Banks’ ambitious debut shows she’s best serving as her own muse 

Catch her on ‘The Goddess Tour’ at the Beacham


BANKS: THE GODDESS TOUR with Movement, Lil Silva

6 p.m. Saturday, Sept. 20 | The Beacham, 46 N. Orange Ave. | 407-246-1419 | | $20-$35

For a closeted songwriter whispering songs to a private Soundcloud, it’d probably take a snowstorm in Hades’ lair to realize any sort of fame or acclaim. But for self-proclaimed goddess Banks, these are her mythical origins after British DJ Zane Lowe – an NME-award-winning MTV Rocks DJ who was notably the first to play Gnarls Barkley’s “Crazy” on the radio – started rotating her original single, “Before I Ever Met You,” at the beginning of 2013. This put her on a pop pedestal – as well as on multiple 2014 “artists to watch” lists – and Banks seemed poised to cash in after a successful tour supporting the Weeknd.

Now she’s out on her own headlining worldwide tour. Fans of Erykah Badu and Fiona Apple will likely question the usual suspects referencing those untouchables when cycling hype behind Banks, whose moody R&B debut album, Goddess, was just released Sept. 5. While songs like “You Should Know Where I’m Coming From” sound like garden-variety teen drama soundtrack fodder, there’s no denying the special flair for genuine, heart-thumping introspection that Banks demonstrates on tracks like “Beggin for Thread” and “Waiting Game.” The stickiness of “Fuck Em Only We Know” offers a memorable anthem for modern lovers entangled in Romeo and Juliet-type romances.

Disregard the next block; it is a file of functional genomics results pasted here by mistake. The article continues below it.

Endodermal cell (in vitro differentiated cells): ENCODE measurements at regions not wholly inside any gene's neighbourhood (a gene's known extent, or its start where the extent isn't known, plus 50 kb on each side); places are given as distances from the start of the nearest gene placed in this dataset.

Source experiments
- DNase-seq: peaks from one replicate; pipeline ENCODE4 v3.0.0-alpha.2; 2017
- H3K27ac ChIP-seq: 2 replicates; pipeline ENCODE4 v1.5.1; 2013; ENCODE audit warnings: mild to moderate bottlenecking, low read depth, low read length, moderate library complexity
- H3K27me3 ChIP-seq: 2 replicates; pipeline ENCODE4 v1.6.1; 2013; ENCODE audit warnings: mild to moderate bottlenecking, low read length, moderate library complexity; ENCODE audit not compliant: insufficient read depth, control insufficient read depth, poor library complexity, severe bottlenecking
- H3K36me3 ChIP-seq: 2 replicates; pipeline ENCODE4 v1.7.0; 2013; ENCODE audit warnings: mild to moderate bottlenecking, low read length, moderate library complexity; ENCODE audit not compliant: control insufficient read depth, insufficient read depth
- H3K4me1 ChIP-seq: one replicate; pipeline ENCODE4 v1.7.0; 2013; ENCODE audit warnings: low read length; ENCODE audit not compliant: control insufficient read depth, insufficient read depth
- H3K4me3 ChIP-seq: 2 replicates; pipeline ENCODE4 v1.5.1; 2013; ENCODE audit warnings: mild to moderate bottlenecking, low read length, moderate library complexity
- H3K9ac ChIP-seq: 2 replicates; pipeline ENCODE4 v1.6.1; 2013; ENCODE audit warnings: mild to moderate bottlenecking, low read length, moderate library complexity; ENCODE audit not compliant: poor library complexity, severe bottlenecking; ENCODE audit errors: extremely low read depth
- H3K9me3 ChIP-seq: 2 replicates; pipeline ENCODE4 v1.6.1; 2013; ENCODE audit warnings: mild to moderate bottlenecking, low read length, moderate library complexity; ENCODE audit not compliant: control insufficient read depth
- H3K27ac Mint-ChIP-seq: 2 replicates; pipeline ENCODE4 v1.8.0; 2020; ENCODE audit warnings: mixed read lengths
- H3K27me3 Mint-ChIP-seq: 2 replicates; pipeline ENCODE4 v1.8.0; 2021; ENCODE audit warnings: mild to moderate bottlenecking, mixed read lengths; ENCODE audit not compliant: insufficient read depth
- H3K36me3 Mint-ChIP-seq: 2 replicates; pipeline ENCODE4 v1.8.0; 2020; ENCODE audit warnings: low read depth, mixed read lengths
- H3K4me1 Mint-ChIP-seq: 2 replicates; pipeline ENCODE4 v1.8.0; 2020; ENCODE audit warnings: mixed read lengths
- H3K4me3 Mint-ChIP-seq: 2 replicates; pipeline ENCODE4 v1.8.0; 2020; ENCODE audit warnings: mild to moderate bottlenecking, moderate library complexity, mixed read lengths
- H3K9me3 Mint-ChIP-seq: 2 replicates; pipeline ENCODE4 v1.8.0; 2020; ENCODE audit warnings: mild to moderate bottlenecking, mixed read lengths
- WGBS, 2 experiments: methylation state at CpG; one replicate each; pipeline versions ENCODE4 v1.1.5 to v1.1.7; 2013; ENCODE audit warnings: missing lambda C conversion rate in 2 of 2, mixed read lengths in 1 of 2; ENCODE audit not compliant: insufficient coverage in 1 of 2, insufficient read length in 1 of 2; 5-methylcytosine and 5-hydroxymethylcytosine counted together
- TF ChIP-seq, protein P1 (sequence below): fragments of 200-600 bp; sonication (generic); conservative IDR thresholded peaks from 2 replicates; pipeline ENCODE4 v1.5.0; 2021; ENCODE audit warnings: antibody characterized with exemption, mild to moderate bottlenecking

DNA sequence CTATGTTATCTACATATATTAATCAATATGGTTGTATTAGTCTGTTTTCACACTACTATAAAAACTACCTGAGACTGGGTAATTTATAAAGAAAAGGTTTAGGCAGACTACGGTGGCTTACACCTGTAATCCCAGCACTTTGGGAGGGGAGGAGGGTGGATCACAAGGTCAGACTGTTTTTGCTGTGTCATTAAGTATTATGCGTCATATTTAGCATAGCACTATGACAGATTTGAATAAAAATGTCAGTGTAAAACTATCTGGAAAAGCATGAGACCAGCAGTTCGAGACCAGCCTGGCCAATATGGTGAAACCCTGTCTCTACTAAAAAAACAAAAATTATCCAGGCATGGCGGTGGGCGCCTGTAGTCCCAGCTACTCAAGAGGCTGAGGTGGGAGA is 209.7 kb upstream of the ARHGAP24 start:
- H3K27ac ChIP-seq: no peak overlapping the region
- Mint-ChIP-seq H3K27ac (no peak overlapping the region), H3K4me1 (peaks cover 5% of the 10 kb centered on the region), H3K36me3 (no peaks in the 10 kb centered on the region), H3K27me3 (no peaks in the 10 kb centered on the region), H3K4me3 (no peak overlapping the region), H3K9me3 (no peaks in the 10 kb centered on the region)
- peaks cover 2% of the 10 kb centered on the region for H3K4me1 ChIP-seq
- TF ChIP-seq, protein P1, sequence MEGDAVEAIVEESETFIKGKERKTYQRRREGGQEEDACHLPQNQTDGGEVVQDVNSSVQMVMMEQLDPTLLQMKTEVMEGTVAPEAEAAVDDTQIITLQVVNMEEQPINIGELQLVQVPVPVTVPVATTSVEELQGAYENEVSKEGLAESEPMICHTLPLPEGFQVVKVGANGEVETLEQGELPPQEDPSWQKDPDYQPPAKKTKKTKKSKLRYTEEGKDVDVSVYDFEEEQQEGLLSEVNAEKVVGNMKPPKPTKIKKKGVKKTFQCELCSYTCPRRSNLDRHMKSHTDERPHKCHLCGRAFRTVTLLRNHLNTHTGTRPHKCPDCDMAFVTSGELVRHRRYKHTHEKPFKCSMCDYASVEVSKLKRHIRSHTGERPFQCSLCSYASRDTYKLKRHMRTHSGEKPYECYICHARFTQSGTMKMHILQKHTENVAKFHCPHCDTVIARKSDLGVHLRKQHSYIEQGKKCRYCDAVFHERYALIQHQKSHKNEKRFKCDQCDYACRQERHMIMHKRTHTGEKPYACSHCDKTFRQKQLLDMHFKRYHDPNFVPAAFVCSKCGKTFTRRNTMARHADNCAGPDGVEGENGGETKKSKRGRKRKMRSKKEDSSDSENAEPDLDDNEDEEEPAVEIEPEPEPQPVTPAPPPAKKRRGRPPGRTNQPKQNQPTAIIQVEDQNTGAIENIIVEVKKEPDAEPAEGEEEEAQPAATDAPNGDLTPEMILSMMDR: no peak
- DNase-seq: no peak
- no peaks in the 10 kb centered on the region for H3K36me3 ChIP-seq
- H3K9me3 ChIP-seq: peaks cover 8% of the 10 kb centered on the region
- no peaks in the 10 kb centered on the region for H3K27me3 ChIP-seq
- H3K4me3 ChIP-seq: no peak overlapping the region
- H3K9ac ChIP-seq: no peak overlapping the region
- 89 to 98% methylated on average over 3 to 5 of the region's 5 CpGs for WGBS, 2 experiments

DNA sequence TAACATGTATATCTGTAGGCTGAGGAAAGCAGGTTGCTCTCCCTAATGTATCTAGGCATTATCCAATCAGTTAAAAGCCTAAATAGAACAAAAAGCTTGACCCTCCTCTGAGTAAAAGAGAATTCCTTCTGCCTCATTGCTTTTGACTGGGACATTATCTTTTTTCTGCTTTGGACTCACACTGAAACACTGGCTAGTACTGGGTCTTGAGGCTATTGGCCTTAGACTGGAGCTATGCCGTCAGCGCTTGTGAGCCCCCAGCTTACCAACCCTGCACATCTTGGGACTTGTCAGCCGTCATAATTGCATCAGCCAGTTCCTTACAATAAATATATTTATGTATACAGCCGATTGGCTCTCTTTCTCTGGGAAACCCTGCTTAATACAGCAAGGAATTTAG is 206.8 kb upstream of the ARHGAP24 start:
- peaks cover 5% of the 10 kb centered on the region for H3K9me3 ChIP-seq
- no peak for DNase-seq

Over the course of 14 tracks that last just under an hour, Goddess seems never-ending but not immortal. Whether Banks’ fast rise to popularity dooms her future output is yet to be seen, but discrediting the promise of the young artist so soon would be foolhardy. Some of the songs on her debut you’ll recognize from prior releases, like “Waiting Game,” “Change” and “Warm Water,” creating a sort of cobbled-together flow that disrupts the album – almost like listening to a prematurely released greatest hits compilation. Some critics blame the album’s eight producers, whose divine interference seems to hold back this previously self-stifled artist who is likely best when serving as her own muse.

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